22 Nov A 5-Step Approach To Creating A Project Plan
If you run a project-based business, you want to finish projects on time, on budget and meet your customer’s expectations.
You need to plan the work before you begin so you can work the plan from start to finish.
And, if you’ve struggled to manage all the moving parts of a project efficiently, you might think you’re not a good enough project manager. But the truth is, every business owner can use a well-developed plan to steer every project toward successful completion.
Here’s your five-step approach to creating a clear project plan with tips on useful tools you can use to simplify complexity:
1. Plan The Work
Planning the work is the first step to establishing a timeline and allocating the right resources. Collect this information in a project plan document that you can use as a control and communications tool. It involves determining and documenting a list of project deliverables, specific goals, tasks, costs and deadlines.
Here’s a checklist of things to document in your project plan:
Objectives – desired impact for your customer
Goals – specific, measurable results
Phases – critical milestones before completion
Tasks – action steps to achieve every goal
Resources – people, materials and equipment requirements
Budget – by phase or overall project
Schedule – deadlines for each stage and project completion
It’s also essential to set clear policies and establish processes to handle communication, collect payments, manage
change requests, sign off on completed work, issue refunds and deal with cost-overruns.
Once all the project requirements are clearly defined, ensure you and your customer’s signing authority sign-off on the plan indicating you both agree to the process, terms and deliverables.
Tip: Online proposal software such as QuoteRoller or BidSketch offer templates and can help you get your project proposal signed faster. You can use an online project management tool such as Asana or Trello to set up project tasks, set deadlines, organize content files and manage communication between team members on progress. Sage 100 Contractor offers an integrated project management solution if you are in the construction industry.
2. Assign Tasks and Set Schedule
Meet with your project team to assign responsibility to each task and create a detailed schedule estimating the time required to complete each phase of the project. Review and discuss timelines to ensure everyone has the information they need to complete their part. Revise the schedule to address any potential scheduling conflicts or resource constraints.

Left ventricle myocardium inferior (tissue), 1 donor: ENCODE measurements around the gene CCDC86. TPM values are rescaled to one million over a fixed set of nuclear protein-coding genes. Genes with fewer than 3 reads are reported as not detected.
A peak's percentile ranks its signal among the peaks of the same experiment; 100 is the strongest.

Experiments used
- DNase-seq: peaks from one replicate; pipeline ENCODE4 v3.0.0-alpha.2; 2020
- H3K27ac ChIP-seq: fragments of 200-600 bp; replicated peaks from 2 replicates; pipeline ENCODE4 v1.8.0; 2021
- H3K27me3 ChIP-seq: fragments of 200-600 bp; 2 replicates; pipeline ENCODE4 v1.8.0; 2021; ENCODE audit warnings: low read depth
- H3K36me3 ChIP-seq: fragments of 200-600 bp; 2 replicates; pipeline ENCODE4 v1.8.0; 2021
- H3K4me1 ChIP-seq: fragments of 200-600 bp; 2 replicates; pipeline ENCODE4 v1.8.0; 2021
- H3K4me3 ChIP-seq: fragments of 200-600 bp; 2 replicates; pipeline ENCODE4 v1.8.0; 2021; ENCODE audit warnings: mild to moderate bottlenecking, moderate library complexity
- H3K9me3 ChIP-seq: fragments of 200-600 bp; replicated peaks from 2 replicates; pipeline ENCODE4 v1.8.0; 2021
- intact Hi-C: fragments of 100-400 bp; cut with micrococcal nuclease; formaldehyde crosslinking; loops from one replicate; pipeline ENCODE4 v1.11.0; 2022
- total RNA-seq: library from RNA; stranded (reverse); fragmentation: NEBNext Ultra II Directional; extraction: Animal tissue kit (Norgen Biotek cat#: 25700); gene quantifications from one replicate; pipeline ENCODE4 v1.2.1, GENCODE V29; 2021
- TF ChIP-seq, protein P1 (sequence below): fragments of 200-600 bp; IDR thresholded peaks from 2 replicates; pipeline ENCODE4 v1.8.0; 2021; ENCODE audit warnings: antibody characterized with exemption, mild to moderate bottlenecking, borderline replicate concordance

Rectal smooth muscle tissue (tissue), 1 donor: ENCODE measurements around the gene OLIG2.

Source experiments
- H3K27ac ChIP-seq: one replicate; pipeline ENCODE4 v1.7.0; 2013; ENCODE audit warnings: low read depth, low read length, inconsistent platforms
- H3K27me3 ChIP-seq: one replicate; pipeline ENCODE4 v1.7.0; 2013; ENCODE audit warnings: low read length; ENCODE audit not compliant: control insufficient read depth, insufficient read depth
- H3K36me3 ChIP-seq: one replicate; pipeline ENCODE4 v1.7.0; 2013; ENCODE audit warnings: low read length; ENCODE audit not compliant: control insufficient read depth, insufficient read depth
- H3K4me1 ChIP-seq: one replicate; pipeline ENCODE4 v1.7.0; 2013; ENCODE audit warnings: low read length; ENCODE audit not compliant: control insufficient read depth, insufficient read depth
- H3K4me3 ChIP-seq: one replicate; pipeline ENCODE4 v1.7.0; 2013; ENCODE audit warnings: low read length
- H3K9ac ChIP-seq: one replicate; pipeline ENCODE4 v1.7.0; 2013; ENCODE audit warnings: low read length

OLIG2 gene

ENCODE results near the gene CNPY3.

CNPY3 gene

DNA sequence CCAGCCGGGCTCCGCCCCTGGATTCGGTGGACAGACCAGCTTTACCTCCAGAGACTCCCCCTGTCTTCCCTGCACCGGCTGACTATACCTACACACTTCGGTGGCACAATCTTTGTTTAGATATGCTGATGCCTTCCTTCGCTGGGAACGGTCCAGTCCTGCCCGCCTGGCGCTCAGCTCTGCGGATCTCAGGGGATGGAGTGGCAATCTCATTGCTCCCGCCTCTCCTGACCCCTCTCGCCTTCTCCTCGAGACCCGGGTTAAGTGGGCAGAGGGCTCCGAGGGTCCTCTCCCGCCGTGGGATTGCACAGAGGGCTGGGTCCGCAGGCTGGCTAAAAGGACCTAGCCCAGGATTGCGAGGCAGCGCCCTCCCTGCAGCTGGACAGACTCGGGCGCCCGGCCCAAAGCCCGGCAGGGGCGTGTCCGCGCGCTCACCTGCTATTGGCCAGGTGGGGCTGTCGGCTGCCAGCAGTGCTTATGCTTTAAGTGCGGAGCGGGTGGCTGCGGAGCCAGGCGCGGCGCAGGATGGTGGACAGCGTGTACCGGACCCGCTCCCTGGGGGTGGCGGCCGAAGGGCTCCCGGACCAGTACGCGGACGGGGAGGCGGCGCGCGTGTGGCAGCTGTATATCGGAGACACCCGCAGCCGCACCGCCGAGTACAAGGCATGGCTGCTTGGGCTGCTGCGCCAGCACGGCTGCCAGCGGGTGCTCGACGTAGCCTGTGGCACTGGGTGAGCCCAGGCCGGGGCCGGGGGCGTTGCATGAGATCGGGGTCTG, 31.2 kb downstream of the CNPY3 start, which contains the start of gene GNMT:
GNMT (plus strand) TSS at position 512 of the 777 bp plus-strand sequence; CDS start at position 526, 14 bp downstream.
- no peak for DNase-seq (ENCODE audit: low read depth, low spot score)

It may help to look at similar projects you’ve recently completed to get a handle on how long it takes to complete specific tasks. If you don’t have a process in place to track time, now is a great time to start to help accurately schedule tasks for projects moving forward.
Tip: The project management tools named above allow you to assign tasks and set deadlines. Everhour is a time tracking app that integrates with Asana or you’ll find many other options to consider online.
3. Set Up A Budget
Estimate your expenses to complete each phase of the project. Calculate labour, materials, and any equipment requirements then add a contingency in case your costs are higher than anticipated. It is important to have the right categories for expenses set up in your accounting software so you can track your actual costs compared to budget.
Tip: Choose the right accounting software for your business that you can customize such as Sage 50. You want to be able to set up your project budget, track expenses by category and generate reporting so you can compare actual costs to budget. Consider adding Sage One, an online accounting solution that imports data into Sage 50 and makes it easy to set up project quotes, send invoices, and update transactions from anywhere you have an internet connection so you can work remotely or from the office.
Communicate clearly, frequently and concisely with internal and outsourced team members working on every project. Set clear expectations in your initial scheduling meeting about how to deal with issues, where to store project information (and who can access it), and what metrics will be used to achieve the best results. Check in with your team on progress regularly. You don’t have to schedule a meeting every time you check in, but regular email, phone or text communication on progress is essential to control variables and steer progress in the right direction.
Tip: Slack is an online team communication tool with an Asana integration you can use to manage and archive all your team communication in one place instead of tracking emails, phone calls or text messages.
5. Post-Project Debrief
Schedule time to debrief with your team post-project to objectively review what happened, what worked, what didn’t, what was missing and clarify what you’d like to do differently moving forward.
Tip: Debriefing after you’ve completed a project is an excellent way to stay on track to continuously improve and innovate.
Over to you,
Managing projects is a complex process but starting with a well-developed plan provides a simple structure to
follow a more direct route toward successful completion.
Is one of the steps in this plan a weak point in your current process? Focus on it for your next project.
And, if you would like help with setting up a better structure to create project plans or customize your accounting system to get accurate project reporting, head over to my contact page to book a free consult. I’d love to help.